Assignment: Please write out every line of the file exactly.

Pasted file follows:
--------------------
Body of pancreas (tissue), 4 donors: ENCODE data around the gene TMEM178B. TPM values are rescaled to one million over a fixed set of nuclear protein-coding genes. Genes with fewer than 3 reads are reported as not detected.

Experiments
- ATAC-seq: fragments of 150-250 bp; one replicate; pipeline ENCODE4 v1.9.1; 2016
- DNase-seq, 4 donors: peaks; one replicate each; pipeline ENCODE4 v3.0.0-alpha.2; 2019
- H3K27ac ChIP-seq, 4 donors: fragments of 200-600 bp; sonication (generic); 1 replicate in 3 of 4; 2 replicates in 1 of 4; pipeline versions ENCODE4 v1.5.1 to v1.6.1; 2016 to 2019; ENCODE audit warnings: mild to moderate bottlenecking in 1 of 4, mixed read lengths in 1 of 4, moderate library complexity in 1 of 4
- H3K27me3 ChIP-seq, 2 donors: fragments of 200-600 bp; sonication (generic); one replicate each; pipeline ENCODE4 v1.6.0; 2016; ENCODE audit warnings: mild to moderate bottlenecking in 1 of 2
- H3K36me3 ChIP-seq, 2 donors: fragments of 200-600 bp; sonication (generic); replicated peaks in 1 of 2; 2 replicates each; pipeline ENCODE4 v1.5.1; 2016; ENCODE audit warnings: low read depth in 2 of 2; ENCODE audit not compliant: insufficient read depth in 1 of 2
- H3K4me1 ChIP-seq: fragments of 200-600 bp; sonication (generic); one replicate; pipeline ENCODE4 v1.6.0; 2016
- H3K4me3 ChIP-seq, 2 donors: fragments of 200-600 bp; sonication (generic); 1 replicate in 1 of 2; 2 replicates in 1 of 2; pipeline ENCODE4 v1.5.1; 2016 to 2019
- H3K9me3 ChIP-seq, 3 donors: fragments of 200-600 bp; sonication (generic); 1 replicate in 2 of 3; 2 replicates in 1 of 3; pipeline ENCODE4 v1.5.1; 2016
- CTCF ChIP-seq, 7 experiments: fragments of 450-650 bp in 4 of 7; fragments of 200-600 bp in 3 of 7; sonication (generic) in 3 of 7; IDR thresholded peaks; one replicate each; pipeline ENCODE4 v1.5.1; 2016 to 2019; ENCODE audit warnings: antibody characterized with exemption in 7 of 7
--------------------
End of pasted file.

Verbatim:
Body of pancreas (tissue), 4 donors: ENCODE data around the gene TMEM178B. TPM values are rescaled to one million over a fixed set of nuclear protein-coding genes. Genes with fewer than 3 reads are reported as not detected.

Experiments
- ATAC-seq: fragments of 150-250 bp; one replicate; pipeline ENCODE4 v1.9.1; 2016
- DNase-seq, 4 donors: peaks; one replicate each; pipeline ENCODE4 v3.0.0-alpha.2; 2019
- H3K27ac ChIP-seq, 4 donors: fragments of 200-600 bp; sonication (generic); 1 replicate in 3 of 4; 2 replicates in 1 of 4; pipeline versions ENCODE4 v1.5.1 to v1.6.1; 2016 to 2019; ENCODE audit warnings: mild to moderate bottlenecking in 1 of 4, mixed read lengths in 1 of 4, moderate library complexity in 1 of 4
- H3K27me3 ChIP-seq, 2 donors: fragments of 200-600 bp; sonication (generic); one replicate each; pipeline ENCODE4 v1.6.0; 2016; ENCODE audit warnings: mild to moderate bottlenecking in 1 of 2
- H3K36me3 ChIP-seq, 2 donors: fragments of 200-600 bp; sonication (generic); replicated peaks in 1 of 2; 2 replicates each; pipeline ENCODE4 v1.5.1; 2016; ENCODE audit warnings: low read depth in 2 of 2; ENCODE audit not compliant: insufficient read depth in 1 of 2
- H3K4me1 ChIP-seq: fragments of 200-600 bp; sonication (generic); one replicate; pipeline ENCODE4 v1.6.0; 2016
- H3K4me3 ChIP-seq, 2 donors: fragments of 200-600 bp; sonication (generic); 1 replicate in 1 of 2; 2 replicates in 1 of 2; pipeline ENCODE4 v1.5.1; 2016 to 2019
- H3K9me3 ChIP-seq, 3 donors: fragments of 200-600 bp; sonication (generic); 1 replicate in 2 of 3; 2 replicates in 1 of 3; pipeline ENCODE4 v1.5.1; 2016
- CTCF ChIP-seq, 7 experiments: fragments of 450-650 bp in 4 of 7; fragments of 200-600 bp in 3 of 7; sonication (generic) in 3 of 7; IDR thresholded peaks; one replicate each; pipeline ENCODE4 v1.5.1; 2016 to 2019; ENCODE audit warnings: antibody characterized with exemption in 7 of 7